WalkingStick speaks of her childhood experiences and her parents; her grandfather Simon Ridge Walkingstick and jurisprudence; Dartmouth and Indian scholarships; how her parents met; her mother as a big influence; drawing and art in the family; her siblings; Syracuse; outdoors; Onondaga Valley; painting; winning a Scholastic Art Award; moving to Huntington Valley, Pennsylvania; attending Beaver; the 1950s; Pratt; review in Artnews; Danforth Foundation; Christianity; the women's movement; Cannabis Gallery; Native American heritage; Teepee Form and Chief Joseph; using wax; Dawes Commission; influences and artists; Catholicism; Italy; Bowling Green; sketchbooks; eroticism; Edward Albee's summer camp; Wenger Gallery; The Cardinal Points; being biracial; spirituality; Rome; abstraction and patterns; Il Cortile; Cairo; traveling; teaching; Cornell; Stony Brook; photography; technology; social and political commentary in art; changes to artwork over time; landscapes; mountains and the Rockies; Colorado; dialogues with God; symbols; art world; dealers; the WalkingSticks; Late Afternoon on the Rio Grande; art theory; drawing; diptych format; Venere Alpina; Sex, Fear and Aging; prints and books; and curiosity and humor. WalkingStick also recalls Simon Ralph WalkingStick, Margaret Emma McKaig, Charles WalkingStick, Murray Peterson McKaig, Benton Spruance, Michael Echols, Bear Paw, Bertha Urdang, Ramona Sakiestewa, Jody Folwell, Jaune Quick-To-See Smith, Emmi Whitehorse, George Longfish, David Penny, Dirk Bach, Bryn Mawr, and Marsden Hartley.
Biographical / Historical:
Kay WalkingStick (1935- ) is a Chaerokee painter and professor in Jackson Heights, New York. Mija Riedel (1958- ) is an independent scholar in San Francisco, California.
General:
Originally recorded as 7 sound files. Duration is 5 hr., 21 min.
Provenance:
This interview is part of the Archives of American Art Oral History Program, started in 1958 to document the history of the visual arts in the United States, primarily through interviews with artists, historians, dealers, critics and administrators.
Restrictions:
Transcript available on the Archives of American Art website.
Occupation:
Painters -- New York (State) -- New York  Search this
Topic:
Cherokee artists -- New York (State) -- New York -- Interviews  Search this
Catholicism  Search this
Christianity  Search this
Feminism and art  Search this
Painting  Search this
Photography  Search this
Women artists  Search this
Women painters  Search this
Genre/Form:
Interviews
Sound recordings
Sketchbooks
Identifier:
AAA.walkin11
Archival Repository:
Archives of American Art
EDAN-URL:
ead_collection:sova-aaa-walkin11
Online Media:

National Academy of Design records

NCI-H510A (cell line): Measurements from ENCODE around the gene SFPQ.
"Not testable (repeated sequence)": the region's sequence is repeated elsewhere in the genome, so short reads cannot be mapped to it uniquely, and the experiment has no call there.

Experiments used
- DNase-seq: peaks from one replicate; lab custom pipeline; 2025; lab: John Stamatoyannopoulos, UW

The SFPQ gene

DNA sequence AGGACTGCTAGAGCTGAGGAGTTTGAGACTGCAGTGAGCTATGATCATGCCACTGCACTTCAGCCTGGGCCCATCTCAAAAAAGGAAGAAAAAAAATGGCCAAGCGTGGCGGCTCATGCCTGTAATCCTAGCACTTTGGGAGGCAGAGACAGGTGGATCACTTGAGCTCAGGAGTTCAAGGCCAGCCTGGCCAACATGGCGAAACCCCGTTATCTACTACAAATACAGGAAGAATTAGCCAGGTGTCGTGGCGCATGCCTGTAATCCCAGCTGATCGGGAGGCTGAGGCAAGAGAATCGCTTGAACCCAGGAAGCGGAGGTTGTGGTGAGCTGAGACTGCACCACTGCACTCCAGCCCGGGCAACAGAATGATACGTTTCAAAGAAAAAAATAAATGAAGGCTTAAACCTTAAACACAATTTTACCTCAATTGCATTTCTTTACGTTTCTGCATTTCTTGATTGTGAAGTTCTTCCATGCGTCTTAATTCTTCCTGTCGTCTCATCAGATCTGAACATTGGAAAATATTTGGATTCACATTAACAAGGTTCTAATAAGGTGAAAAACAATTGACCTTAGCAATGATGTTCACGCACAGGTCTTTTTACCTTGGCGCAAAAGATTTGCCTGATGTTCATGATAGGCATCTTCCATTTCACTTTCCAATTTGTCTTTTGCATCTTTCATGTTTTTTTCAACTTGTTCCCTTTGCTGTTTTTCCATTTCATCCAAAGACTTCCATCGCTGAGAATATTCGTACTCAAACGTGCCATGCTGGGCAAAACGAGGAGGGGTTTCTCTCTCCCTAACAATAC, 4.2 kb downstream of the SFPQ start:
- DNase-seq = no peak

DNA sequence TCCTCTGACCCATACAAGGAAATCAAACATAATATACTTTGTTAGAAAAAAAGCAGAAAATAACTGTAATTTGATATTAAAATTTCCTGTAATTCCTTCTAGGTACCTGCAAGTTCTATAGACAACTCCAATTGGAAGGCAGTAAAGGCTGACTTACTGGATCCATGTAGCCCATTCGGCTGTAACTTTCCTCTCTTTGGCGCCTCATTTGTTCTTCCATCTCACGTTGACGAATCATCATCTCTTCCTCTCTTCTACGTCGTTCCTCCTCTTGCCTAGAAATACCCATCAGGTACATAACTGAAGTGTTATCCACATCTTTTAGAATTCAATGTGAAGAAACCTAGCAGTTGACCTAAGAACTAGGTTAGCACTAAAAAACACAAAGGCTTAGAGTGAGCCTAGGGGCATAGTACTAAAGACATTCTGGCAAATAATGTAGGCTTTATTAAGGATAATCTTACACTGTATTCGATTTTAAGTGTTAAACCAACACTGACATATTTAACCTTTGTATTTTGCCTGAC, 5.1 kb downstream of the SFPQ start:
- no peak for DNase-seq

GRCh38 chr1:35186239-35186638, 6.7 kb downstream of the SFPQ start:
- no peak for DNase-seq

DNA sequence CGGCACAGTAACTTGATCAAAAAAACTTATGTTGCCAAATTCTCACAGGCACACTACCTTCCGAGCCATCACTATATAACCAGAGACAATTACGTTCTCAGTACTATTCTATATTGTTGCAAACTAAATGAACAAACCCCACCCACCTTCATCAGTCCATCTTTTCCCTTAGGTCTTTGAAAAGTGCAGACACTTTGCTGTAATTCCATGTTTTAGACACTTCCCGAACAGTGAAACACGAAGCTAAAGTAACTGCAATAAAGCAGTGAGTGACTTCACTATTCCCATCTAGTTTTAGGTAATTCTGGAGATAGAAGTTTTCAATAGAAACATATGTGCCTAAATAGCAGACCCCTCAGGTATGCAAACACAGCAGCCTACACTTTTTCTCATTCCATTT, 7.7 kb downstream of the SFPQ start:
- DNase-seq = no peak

Creator:
National Academy of Design (U.S.)  Search this
Names:
American Federation of Arts  Search this
Abbey, Edwin Austin, 1852-1911  Search this
Durand, Asher Brown, 1796-1886  Search this
Lanyon, Ellen  Search this
Ranger, Henry Ward, 1858-1916  Search this
Extent:
92.7 Linear feet
Type:
Collection descriptions
Archival materials
Drawings
Scrapbooks
Interviews
Date:
1817-2012
Summary:
The records of New York City's National Academy of Design measure 92.7 linear feet and date from 1817-2012. The records pertain to all three constituents of the tripartite organization consisting of the Academy, a membership body of artists founded in 1825; the school, founded at the same time to promote arts education; and the exhibition program, inaugurated in 1826. Extensive administrative records include minutes, committee files, director files, annual reports, constitutions, and correspondence and subject files of council officers. Exhibition records, also substantive, date to the Academy's first annual exhibition and include gallery and special exhibitions, as well as exhibitions at the Academy's museum, established in 1979. The collection also includes gifts and funding files, especially relating to endowments and prizes; membership records; National Academy Association records; Ranger Fund assignments; extensive files pertaining to the school's administration, courses of instruction, registrations, and attendance; twenty scrapbooks containing clippings and ephemera; Society of American Artists records; correspondence and ephemera from other organizations; transcripts from oral histories with Academy members; extensive photographic material documenting artists, members, the school, exhibitions, buildings, and artwork created by Academy members; artist files containing correspondence, writings, and sketches from those associated with the Academy; and assorted printed material and ephemera.